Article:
"The IMF has predicated global activity will gain momentum in 2018, and with the growth predicted here in the GCC, the savings environment looks set to increase in 2018. The more money people have, the more they should be saving," said Mohammed Qasim Al Ali, CEO of National Bonds Corporation.
"The UAE has the largest portion of regular savers in the GCC and I am confident that we will continue to lead the way in this area if we keep striving to raise awareness of the importance of saving. If people realise the key role which savings plays in securing a happy future, everything else would fall in its place."
National Bonds' 2017 Savings Index showed that 41 per cent of savers in the UAE are planning to start their savings journey in 2018. However, 57 per cent of savers plan to increase their savings in this year, dropping from the 64 per cent recorded in 2017. The UAE also saw an increase in the number of respondents which feel they are saving enough, four per cent higher than in 2016. However, a total of 85 per cent of respondents still feel that they are still not saving enough for their future.
When asked why they felt that it was a good time to save, 43 per cent of UAE residents cited better investment opportunities, a 36 per cent increase from 2016. Despite a clear intent to save more for the future, bankers reported that almost 25 per cent of residents across the country don't even save Dh1 from their monthly salaries. More in-depth data by Emirates NBD also showed that 38 per cent of adults are financially illiterate, with 68 per cent having no formal savings. More importantly, 94 per cent of residents report feeling financial stress. These are troubling figures that call for immediate action, experts stress.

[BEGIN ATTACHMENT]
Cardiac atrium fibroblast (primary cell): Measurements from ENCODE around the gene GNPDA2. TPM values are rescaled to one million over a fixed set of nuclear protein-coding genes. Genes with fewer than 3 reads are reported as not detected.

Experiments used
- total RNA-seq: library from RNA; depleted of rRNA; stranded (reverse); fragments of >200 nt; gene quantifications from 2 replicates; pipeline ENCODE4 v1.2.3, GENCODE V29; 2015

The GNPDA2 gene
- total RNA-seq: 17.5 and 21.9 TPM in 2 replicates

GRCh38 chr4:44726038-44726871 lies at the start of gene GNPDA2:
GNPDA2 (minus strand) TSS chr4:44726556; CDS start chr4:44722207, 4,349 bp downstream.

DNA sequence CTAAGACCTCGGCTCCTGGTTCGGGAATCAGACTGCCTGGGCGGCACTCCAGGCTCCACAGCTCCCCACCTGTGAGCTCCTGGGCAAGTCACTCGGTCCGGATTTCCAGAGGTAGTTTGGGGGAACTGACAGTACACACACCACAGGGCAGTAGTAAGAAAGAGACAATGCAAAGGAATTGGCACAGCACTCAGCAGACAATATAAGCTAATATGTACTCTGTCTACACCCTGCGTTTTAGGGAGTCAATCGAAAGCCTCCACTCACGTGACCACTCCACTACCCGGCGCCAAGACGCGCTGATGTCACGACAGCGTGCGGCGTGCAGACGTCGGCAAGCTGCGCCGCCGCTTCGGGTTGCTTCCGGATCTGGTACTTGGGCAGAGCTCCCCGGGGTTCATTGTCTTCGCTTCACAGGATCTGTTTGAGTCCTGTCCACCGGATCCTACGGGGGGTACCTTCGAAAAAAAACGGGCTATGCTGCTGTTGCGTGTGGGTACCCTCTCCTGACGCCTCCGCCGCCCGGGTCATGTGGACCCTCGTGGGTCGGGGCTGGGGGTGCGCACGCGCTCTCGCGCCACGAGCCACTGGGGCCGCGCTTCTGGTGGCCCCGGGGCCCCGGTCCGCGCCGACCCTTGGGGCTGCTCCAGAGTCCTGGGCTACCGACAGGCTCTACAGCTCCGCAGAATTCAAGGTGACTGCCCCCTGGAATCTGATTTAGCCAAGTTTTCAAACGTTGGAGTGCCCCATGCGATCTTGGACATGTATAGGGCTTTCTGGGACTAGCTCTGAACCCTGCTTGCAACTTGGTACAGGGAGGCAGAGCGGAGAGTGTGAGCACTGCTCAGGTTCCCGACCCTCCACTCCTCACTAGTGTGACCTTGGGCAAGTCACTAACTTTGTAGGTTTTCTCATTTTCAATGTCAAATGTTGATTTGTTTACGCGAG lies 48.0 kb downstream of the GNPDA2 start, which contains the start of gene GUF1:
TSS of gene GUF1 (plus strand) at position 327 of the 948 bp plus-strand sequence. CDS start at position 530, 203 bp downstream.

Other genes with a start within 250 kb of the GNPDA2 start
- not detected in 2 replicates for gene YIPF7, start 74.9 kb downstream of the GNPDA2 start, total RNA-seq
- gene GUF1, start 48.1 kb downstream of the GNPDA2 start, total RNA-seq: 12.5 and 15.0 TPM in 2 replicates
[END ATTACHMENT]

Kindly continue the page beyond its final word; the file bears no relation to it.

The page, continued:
"Living and working in the UAE allows people to live a certain lifestyle and unfortunately savings can often be forgotten about," says Gemma Frankland, head of global partners at Guardian Wealth Management.
"Although there can be a lot of demands on your salary, from school fees to car payments, it is important to plan for the future. The earlier people start saving the better. For your long-term goals such as retirement, you should try to put away 20-30 per cent of your monthly salary."
Frankland further stated that as with any kind of financial planning, setting out a budget and a target to reach, and then being disciplined to stick to it, is key. Getting into the habit of saving is essential in order for residents to get a good foundation to achieve their financial goals. "You can begin by putting away as little as $200 per month. Also, apportioning any pay rise into your savings is a great way to boost your finances instead of simply increasing your expenses," she advised.
Mercer's latest survey data showed that, globally, 85 per cent of respondents were willing to change their current lifestyle, realising that trade-offs such as saving more or downsizing, were necessary to afford to live longer. In addition, 40 per cent were willing to save a greater percentage of disposable income, followed by 32 per cent, who were willing to spend less and downsize. It was also found that 27 per cent were willing to take on part-time work.
While it is imperative for residents to save for important milestones in their life and for their retirement, experts also say that it is important for them to learn how to properly manage and invest their money. Investing carefully and early, they say, can lead to an easier retirement.
"Today's world of mass media and amazing government education plans is helping many individuals to learn the benefits of early investing. The various ETF's, mutual funds, and insurance policies have really led to an improvement in the number of people saving for retirement. The number has, however, still not reached its desired goal and investor education and retirement planning is a concerning need to be addressed," says Vijay Valecha, chief market analyst at Century Financial Brokers.
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